Women in de facto unions still have hurdles to overcome in obtaining land titles: their companions can refuse to present themselves to a competent authority so that the union can be recognized, as required by law; and the officials responsible for issuing the titles continue to prefer to give them to male applicants.
In recent years, Nicaragua's agricultural sector has been affected by structural adjustment policies, the removal of agricultural subsidies and market liberalization. The gradual relinquishing of state control over land tenure, ownership and subsidies indicate that the state's distributive role is being phased out in favour of allowing free rein to the market.
In Nicaragua, most of the land being bought and sold belongs, or used to belong, to the reformed sector. Although the quantity of this land sold to individual farmers is not known, it is clear that land is being privatized and consolidated. Parcels of land that once belonged to cooperatives or were issued in the 1990s to demobilized soldiers and ex-combatants, many of whom had no farming background, are now being sold to private individuals.
The current trend is towards a more active market in land. (Blanco 2000) Agrarian reform programmes, based on expropriation and the purchase and distribution of land by the state over the past 30 years, are now few and far between. Land titling programmes are currently being reviewed in the light of the new free market model, and government efforts are being directed towards instituting security of ownership and fostering the market in land.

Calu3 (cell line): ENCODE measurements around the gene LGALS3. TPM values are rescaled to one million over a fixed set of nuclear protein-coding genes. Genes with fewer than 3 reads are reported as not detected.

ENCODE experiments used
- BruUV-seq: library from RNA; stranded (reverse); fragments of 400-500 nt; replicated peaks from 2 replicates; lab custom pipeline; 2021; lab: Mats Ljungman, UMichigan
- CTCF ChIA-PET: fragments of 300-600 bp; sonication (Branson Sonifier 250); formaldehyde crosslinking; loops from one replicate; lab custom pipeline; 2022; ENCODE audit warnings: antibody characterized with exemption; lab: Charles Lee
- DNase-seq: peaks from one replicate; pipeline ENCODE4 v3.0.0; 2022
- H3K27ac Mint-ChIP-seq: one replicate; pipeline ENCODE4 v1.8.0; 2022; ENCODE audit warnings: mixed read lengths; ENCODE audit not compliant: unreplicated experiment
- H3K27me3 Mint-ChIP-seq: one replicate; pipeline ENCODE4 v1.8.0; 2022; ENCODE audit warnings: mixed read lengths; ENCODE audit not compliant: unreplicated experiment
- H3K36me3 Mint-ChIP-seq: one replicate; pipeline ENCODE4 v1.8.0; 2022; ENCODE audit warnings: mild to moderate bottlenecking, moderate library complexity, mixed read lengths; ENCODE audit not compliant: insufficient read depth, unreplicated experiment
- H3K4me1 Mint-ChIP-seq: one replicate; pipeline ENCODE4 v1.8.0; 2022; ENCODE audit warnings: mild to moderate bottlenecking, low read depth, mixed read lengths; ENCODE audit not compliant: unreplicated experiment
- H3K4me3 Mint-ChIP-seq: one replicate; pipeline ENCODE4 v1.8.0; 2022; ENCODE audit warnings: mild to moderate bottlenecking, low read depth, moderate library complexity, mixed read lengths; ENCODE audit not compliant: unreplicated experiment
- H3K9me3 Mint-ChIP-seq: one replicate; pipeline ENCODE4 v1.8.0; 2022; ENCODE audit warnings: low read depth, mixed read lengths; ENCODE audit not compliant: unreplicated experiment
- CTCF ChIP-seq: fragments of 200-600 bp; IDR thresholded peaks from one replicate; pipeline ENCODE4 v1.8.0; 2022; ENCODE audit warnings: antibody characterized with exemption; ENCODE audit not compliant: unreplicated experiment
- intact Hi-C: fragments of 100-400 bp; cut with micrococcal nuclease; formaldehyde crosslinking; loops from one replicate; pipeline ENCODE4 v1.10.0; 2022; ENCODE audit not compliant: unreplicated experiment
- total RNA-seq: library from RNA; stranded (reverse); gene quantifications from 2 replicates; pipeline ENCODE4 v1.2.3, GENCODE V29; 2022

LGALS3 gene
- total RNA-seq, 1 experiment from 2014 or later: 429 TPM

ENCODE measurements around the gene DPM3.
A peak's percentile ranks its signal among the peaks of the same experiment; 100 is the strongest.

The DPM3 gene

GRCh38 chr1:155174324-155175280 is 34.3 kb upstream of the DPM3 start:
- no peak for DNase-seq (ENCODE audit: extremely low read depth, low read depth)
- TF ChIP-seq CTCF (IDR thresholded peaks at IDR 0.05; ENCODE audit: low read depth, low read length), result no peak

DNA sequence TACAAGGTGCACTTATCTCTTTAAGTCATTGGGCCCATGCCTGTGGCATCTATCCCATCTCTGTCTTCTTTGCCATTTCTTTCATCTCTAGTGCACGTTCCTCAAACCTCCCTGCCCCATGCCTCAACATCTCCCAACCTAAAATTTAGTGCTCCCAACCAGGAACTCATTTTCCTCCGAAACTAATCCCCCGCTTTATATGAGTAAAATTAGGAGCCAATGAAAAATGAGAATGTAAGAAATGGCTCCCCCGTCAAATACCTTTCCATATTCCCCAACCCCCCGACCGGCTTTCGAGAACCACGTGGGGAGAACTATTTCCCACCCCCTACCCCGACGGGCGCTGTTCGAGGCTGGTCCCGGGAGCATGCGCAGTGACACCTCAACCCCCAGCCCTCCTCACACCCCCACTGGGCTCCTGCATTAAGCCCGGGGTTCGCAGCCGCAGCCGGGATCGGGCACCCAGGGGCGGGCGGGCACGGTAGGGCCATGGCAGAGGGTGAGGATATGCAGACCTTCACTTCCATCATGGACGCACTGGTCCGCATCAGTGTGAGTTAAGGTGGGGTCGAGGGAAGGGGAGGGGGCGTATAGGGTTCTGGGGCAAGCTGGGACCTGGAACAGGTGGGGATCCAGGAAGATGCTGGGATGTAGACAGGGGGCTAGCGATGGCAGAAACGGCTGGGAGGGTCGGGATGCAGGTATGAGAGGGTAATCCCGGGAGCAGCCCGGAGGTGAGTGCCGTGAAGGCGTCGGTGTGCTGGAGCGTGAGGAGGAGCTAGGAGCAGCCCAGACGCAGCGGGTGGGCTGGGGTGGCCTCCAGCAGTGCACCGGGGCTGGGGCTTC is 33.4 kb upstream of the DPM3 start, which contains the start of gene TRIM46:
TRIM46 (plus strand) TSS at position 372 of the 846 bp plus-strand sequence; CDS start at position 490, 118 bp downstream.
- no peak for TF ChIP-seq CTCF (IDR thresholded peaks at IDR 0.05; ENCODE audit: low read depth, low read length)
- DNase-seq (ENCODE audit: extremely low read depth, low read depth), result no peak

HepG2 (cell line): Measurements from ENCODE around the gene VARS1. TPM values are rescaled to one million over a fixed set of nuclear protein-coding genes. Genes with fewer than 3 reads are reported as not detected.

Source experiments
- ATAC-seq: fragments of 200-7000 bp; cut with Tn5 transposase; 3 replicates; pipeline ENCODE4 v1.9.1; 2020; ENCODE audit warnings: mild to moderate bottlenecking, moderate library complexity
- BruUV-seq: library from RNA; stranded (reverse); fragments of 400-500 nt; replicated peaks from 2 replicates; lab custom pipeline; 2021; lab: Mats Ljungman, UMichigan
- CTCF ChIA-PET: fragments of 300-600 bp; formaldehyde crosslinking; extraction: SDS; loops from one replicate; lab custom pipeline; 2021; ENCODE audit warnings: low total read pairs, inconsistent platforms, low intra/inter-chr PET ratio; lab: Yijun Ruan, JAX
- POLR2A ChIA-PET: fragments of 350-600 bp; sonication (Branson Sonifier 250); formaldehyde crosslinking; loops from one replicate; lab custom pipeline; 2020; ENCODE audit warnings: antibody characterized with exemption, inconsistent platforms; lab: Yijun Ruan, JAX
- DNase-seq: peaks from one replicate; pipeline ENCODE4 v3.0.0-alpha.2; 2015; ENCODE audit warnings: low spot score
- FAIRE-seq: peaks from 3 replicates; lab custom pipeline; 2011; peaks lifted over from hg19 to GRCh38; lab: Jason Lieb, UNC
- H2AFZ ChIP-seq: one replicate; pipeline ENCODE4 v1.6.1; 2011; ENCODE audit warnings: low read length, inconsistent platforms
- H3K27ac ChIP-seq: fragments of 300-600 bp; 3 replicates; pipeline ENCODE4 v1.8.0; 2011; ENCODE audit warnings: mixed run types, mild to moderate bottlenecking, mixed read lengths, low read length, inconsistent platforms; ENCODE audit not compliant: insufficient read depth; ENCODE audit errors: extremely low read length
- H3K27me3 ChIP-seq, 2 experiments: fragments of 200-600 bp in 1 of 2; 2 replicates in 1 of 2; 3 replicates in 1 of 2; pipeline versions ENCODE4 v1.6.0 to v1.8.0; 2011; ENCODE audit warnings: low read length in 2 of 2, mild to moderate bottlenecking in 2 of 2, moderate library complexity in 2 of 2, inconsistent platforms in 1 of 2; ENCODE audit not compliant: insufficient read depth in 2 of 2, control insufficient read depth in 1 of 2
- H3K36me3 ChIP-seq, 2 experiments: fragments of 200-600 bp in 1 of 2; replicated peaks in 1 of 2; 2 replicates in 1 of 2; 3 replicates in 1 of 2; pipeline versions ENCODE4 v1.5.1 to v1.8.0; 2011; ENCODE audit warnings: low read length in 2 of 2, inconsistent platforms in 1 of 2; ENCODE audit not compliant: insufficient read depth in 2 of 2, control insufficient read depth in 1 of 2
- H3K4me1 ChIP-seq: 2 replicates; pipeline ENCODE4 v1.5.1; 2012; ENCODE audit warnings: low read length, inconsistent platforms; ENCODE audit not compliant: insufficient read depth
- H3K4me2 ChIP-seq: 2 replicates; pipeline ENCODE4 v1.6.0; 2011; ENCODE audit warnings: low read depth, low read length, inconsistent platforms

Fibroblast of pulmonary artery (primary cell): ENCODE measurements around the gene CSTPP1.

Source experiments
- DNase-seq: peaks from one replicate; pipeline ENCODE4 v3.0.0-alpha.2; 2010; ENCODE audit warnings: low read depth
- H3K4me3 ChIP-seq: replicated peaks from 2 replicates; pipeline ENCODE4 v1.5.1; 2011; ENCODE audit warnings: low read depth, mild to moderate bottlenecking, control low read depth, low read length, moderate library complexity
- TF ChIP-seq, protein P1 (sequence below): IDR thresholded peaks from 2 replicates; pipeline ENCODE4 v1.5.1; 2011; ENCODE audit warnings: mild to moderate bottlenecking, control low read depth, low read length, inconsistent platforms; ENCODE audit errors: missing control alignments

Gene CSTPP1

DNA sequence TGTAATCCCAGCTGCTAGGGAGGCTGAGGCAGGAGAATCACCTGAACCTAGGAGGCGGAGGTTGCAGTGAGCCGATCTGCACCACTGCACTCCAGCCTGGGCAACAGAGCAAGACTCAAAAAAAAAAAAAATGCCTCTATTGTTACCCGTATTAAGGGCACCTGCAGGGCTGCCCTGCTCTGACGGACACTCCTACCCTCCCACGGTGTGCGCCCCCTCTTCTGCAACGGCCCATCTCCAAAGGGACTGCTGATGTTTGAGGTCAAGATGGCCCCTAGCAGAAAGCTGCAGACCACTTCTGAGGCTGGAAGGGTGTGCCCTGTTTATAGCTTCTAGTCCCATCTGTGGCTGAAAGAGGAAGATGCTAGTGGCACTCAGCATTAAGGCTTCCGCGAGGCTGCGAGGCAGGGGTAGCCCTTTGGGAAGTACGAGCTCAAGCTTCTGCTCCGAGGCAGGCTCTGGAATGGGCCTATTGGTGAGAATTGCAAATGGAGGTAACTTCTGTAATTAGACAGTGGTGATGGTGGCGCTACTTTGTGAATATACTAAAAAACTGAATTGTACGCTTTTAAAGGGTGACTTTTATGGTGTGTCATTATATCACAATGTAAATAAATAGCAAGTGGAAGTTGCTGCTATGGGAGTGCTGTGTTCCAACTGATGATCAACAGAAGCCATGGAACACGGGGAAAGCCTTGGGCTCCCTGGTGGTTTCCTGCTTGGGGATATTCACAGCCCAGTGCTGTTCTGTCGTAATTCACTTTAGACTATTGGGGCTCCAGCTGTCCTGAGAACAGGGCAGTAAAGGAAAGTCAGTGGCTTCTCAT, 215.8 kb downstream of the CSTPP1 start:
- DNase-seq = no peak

In the context of the free market, the issues for women have to do with the legalization of property titles, and whether women (and small farmers in general) can realistically participate in the land market given their economic situation. Despite women's significant progress towards attaining access and rights to land in recent years, these obstacles remain.
Nicaragua's legislation governing equal access to land for women and men is relatively progressive. The introduction of joint titling and the establishment, under Article 49 of Act 278, of the OTR Gender Unit are two of the measures promoting land titling for women.
The significance of these measures is that they present women with a means to become economically independent, and they facilitate access to other productive resources. At the same time they reveal the level of sustained effort required if equal opportunities for men and women are to be achieved. Although women have obtained land through titling programmes, the data show that they have been discriminated against in terms of the area of land received. OTR data for 1999 show that while women holders of individual titles own plots of between 0.5 and 10 manzanas, men have between 0.5 and 20 manzanas; and where joint titles were issued in women's names the area of land allocated was between 0.98 and 14 manzanas, whereas the areas handed over when joint titles were issued in men's names were between 16 and 32 manzanas.